Regarding the nature of ownership of the means of production, it must be noted that these were treated as if they were privately owned. This closely relates to the fact that in socialist states, true power was in the hands of a small privileged minority that owned these means thanks to its power.

Of course the year 1948, in which the Czech Republic fell to the hands of the communist party, was the year in which private ownership of the means of production was transferred to new private hands, only for the same to happen 40 years later in the so called velvet revolution in 1989. In other words, communist elites did not want to dissolve the power or assets held by the rich; they simply wanted to become the rich and privileged themselves, which they managed to do in the end. Nor does the official ideology of these ‘communist parties’ change anything in this factual account of their rule. Indeed, as Karl Marx mentioned, what is important is not what people or regimes say about themselves, but what they really are.

After 1989 there is an important difference, this being the fact that none of the new power elites is strong enough to take the ownership into its hands as a whole - or more precisely, that the power elites are not unanimous.

Systems imposed by the communist parties were based on private ownership of the means of production and on the unlimited power of this small ownership elite. From the point of view of historically created definitions of left and right-wing parties, the communist regimes were right-wing regimes. Communist parties were in fact right-wing parties hiding behind partial left-wing slogans.

Misunderstanding of this fact leads not only to confusion and misconception in discussions about communism itself, but also to comparison with Nazism. Above all, it is not in the interest of current privileged individuals and all apologists of the current capitalist system to understand the substance of the communist regime as the rule of a privileged minority over the controlled majority.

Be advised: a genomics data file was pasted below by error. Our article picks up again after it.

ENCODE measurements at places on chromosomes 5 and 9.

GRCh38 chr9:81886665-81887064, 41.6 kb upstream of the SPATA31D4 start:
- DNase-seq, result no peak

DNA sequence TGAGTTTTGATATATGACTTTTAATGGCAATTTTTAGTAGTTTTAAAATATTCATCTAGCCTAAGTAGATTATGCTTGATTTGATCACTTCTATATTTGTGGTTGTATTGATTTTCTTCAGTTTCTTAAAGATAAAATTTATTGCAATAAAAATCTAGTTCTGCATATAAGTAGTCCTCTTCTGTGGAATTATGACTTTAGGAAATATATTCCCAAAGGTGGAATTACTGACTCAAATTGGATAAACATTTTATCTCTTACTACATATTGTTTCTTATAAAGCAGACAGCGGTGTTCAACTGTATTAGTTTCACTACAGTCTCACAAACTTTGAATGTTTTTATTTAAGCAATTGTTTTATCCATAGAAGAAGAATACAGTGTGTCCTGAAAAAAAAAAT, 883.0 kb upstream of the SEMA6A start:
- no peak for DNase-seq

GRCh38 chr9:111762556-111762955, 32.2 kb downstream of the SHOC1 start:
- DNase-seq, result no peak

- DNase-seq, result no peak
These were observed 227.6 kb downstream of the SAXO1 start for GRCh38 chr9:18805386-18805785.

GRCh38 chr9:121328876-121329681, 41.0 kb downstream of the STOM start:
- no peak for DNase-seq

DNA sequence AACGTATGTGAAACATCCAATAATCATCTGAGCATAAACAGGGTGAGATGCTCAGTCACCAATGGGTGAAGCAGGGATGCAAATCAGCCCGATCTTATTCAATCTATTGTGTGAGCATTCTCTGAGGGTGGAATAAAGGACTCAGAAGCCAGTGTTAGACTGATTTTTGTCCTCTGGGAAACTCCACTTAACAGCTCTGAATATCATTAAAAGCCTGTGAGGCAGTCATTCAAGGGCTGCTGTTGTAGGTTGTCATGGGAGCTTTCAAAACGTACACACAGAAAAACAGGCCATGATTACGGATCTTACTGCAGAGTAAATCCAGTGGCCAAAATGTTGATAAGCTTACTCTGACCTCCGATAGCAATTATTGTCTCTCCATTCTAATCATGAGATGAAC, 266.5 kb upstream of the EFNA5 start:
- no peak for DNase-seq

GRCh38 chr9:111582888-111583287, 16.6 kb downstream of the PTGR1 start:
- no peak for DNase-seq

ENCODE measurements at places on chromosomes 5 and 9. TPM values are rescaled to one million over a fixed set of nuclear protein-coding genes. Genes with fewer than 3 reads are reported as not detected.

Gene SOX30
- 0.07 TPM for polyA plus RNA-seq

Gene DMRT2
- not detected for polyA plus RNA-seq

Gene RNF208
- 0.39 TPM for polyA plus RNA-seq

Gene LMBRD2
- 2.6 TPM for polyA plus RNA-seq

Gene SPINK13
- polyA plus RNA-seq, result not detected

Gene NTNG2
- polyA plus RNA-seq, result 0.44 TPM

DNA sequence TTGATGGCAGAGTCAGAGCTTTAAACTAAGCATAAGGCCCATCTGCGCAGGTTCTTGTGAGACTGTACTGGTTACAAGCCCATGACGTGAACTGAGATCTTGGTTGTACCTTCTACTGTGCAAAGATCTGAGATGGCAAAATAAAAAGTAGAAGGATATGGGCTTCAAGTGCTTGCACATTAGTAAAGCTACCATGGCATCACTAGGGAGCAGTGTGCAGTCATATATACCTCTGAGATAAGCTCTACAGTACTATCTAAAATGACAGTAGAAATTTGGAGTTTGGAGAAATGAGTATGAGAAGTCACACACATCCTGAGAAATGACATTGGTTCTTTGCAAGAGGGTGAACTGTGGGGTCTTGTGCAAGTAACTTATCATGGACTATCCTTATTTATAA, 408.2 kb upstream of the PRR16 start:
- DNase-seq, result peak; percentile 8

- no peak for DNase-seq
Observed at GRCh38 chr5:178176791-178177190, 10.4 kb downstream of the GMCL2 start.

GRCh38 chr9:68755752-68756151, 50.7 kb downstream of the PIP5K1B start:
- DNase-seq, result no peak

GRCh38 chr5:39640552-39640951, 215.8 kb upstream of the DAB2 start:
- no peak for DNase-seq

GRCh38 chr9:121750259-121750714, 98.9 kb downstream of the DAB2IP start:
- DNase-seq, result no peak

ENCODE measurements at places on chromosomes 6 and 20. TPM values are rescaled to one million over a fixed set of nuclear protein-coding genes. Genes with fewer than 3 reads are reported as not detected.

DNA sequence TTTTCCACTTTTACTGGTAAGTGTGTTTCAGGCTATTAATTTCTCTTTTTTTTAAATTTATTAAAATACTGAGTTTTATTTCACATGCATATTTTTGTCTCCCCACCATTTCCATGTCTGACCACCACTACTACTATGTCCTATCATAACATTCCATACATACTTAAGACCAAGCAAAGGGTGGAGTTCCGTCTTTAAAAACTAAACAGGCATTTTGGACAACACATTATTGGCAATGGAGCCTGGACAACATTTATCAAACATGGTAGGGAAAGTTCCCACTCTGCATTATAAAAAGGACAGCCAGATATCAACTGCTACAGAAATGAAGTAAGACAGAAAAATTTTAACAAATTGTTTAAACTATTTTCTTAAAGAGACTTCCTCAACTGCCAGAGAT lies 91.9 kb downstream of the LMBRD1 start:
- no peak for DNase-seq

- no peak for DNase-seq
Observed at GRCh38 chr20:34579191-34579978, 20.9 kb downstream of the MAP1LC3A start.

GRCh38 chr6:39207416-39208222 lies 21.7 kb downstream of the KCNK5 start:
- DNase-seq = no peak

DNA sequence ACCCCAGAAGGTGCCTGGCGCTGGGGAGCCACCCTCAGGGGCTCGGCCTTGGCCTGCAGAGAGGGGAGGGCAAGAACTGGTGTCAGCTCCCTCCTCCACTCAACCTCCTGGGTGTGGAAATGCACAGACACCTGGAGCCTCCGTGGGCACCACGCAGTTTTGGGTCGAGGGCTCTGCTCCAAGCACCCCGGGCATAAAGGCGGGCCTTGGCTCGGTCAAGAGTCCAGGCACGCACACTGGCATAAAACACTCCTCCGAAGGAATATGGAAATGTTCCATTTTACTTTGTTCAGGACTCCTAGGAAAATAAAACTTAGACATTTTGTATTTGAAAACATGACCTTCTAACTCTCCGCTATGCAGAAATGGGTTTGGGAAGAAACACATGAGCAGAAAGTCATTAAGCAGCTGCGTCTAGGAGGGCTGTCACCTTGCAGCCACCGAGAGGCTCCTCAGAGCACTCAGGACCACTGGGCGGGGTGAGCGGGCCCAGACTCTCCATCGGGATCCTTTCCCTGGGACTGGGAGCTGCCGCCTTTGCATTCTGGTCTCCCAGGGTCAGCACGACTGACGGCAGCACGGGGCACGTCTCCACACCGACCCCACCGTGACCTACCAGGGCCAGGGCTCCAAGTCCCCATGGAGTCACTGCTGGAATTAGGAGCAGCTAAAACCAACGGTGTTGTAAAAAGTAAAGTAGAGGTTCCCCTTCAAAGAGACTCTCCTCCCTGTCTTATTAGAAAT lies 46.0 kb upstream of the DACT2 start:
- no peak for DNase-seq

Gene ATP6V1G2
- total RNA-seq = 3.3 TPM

It would lead to the discovery that despite all the differences, the principle of power in capitalism is unpleasantly similar to the fundamentals of power in communism and Nazism. It is important to mention that this alienation of the left-wing ideal, and its misuse to defend a fundamentally right-wing practice, was possible because the citizens or the left-wing minds did not understand the meaning of power after the fall of capitalism. Instead of the control of the chosen representatives from the bottom, the right to recall them at any time, correction of the decisions made by politicians by way of binding referendum, the change of ownership of companies into the hands of the employees and so on, they believed their leaders and completely surrendered to their decisions.

If the left-wing was always strong in the criticism of the fundamentals of power during capitalism, it completely overlooked the matter in a ‘more righteous’ social system. That’s why it was possible to deceive the left wing. If we now strive for a left-wing ideal, we need this guidance of history in order to avoid the mistakes of the past.

This article was first published on the pages of the Czech server: ZDE


1)The National Front was the integration of all political parties and public associations (labour unions, interest, sporting and others). No similar social organization was allowed to exist. The lead role in the National Front was played by the Communist Party of Czechoslovakia. This meant that all the executives of all the integrated associations had to be approved by the communist party before they could be elected. The same applied for election candidates. Only the citizens that received the approval of the communist party were allowed to stand in an election.